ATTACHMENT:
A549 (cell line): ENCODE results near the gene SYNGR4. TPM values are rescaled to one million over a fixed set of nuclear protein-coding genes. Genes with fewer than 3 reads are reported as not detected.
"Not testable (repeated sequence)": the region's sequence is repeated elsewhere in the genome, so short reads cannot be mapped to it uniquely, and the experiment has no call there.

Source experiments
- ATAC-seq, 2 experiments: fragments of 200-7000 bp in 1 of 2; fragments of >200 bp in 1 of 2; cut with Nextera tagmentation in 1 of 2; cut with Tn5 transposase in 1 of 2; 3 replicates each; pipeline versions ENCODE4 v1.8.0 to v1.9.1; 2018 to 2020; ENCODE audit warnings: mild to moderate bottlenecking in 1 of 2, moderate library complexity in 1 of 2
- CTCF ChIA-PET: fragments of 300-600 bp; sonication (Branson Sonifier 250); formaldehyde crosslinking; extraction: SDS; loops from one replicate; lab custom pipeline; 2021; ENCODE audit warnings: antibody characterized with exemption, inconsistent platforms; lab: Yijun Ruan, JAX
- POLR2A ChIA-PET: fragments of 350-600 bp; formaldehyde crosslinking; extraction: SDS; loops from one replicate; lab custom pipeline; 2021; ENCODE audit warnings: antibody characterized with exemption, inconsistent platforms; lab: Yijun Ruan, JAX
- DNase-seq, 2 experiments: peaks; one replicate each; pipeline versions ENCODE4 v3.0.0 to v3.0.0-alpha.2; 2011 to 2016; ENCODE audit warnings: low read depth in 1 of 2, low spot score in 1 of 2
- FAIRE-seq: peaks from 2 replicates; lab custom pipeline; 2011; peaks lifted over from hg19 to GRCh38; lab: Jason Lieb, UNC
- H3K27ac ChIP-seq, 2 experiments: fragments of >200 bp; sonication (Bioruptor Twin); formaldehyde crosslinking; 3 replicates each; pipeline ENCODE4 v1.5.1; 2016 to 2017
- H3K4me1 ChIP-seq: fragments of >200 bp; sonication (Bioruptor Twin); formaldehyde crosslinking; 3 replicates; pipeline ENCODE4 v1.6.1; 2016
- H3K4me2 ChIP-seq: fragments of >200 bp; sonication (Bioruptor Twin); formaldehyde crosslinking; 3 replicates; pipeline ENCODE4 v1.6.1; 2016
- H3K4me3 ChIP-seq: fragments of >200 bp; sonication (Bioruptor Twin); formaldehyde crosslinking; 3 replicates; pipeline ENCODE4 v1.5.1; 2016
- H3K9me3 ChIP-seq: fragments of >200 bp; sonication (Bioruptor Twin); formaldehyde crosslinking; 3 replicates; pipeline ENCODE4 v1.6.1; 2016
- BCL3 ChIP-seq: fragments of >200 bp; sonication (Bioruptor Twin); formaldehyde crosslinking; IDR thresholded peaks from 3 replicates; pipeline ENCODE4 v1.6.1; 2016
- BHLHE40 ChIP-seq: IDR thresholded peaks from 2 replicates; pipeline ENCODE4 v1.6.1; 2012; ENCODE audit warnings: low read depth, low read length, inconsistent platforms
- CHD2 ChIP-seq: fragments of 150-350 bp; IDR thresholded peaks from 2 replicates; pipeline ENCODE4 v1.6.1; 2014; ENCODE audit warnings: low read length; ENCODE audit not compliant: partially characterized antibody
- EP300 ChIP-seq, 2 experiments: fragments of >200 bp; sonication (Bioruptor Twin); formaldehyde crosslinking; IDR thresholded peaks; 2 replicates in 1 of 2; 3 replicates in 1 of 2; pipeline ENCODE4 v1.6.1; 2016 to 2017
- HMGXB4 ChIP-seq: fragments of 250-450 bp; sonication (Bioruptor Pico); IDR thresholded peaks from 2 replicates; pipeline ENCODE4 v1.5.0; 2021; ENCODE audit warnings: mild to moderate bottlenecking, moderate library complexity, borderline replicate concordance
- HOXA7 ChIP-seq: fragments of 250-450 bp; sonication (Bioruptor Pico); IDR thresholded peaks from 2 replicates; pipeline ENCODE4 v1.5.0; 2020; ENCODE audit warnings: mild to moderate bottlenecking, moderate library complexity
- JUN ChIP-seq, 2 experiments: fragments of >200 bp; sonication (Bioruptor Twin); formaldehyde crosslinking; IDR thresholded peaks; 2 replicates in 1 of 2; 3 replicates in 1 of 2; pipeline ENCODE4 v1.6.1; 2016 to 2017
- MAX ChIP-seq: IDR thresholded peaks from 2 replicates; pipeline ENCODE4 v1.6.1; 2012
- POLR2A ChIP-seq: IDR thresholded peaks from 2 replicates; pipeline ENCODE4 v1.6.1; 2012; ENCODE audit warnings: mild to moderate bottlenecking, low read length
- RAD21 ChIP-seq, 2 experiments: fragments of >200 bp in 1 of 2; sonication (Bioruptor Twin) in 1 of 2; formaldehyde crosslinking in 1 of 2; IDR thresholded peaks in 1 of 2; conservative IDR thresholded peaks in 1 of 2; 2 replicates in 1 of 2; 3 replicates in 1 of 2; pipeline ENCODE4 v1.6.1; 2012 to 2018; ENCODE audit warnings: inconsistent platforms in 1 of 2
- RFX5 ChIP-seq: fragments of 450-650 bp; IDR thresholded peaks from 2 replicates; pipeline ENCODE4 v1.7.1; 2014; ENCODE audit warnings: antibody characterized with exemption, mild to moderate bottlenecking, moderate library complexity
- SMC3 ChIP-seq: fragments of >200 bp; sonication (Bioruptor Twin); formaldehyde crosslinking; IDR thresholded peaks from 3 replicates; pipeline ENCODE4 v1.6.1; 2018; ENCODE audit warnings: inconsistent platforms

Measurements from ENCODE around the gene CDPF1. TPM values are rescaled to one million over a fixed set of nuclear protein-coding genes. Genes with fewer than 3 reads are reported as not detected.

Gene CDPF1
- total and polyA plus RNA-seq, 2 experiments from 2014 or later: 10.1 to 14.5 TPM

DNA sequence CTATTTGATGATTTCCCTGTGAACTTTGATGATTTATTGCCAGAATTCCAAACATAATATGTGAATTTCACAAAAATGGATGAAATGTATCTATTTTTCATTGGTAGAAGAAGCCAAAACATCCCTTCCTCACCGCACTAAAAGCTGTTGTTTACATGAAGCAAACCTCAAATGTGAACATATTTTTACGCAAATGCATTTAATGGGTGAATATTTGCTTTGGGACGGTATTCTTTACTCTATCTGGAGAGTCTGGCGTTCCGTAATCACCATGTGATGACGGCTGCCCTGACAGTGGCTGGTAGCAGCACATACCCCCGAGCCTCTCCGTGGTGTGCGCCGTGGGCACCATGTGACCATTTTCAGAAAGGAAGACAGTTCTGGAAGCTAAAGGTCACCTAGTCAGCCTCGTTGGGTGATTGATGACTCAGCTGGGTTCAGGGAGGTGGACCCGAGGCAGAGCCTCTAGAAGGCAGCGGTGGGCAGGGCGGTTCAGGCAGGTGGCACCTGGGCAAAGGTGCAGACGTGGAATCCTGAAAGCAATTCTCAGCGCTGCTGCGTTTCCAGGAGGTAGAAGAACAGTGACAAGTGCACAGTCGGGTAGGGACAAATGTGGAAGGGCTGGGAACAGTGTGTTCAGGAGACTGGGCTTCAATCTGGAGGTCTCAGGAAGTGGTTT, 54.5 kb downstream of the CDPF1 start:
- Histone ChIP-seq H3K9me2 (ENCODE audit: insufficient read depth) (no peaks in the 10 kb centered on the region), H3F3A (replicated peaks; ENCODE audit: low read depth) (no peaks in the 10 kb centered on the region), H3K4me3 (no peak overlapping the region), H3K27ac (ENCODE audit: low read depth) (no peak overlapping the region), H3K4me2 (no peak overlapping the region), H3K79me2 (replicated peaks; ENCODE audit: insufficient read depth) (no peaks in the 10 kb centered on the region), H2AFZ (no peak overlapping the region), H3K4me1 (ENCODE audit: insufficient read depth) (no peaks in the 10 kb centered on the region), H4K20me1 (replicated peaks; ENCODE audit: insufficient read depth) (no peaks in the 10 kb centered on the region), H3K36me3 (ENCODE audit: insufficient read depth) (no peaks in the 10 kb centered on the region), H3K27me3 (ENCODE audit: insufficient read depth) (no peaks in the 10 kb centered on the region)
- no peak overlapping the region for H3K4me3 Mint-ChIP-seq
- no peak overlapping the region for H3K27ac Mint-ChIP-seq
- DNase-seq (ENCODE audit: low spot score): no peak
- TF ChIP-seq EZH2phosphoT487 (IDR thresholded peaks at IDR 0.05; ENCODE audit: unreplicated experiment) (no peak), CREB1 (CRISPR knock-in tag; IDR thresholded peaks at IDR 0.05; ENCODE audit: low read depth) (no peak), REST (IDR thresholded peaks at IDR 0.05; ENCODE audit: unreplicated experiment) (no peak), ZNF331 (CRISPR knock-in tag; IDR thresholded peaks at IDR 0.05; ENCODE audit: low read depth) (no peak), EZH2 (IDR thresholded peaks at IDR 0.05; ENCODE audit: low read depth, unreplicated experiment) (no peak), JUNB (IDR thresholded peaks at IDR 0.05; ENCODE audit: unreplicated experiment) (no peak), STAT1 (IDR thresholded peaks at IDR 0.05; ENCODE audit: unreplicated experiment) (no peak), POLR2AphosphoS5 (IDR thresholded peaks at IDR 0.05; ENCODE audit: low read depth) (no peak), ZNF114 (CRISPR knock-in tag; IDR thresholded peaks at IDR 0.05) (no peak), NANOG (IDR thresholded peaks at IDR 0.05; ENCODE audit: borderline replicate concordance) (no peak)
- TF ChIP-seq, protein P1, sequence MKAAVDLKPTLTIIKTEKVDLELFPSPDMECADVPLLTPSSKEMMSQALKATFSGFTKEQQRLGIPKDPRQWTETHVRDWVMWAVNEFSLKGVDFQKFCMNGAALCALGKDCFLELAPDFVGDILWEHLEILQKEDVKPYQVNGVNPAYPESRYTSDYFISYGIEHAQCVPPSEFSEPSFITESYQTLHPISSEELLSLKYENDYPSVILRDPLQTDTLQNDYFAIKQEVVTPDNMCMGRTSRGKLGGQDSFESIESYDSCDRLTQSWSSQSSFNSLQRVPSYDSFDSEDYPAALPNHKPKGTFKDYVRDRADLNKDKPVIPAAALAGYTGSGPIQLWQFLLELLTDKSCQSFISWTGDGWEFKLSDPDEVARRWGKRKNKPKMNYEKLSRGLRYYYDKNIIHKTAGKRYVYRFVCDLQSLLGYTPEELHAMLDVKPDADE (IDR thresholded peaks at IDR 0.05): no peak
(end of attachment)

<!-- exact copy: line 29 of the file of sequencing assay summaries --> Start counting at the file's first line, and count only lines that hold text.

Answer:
DNA sequence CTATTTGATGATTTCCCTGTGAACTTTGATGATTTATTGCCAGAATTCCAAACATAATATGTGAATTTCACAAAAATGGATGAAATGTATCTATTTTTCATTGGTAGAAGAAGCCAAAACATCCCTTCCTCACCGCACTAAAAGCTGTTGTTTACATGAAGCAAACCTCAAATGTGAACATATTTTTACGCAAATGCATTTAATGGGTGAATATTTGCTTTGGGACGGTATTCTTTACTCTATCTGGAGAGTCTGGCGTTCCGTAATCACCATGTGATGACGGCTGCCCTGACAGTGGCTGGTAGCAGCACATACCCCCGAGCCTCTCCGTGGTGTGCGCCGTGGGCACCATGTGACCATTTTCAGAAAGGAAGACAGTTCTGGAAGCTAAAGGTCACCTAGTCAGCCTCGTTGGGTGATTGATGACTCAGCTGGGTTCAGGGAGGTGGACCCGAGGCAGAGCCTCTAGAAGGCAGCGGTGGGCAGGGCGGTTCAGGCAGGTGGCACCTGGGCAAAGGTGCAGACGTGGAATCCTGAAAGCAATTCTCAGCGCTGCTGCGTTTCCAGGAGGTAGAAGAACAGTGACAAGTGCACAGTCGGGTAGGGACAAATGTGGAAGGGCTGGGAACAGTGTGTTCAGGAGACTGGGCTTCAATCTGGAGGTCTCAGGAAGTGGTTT, 54.5 kb downstream of the CDPF1 start: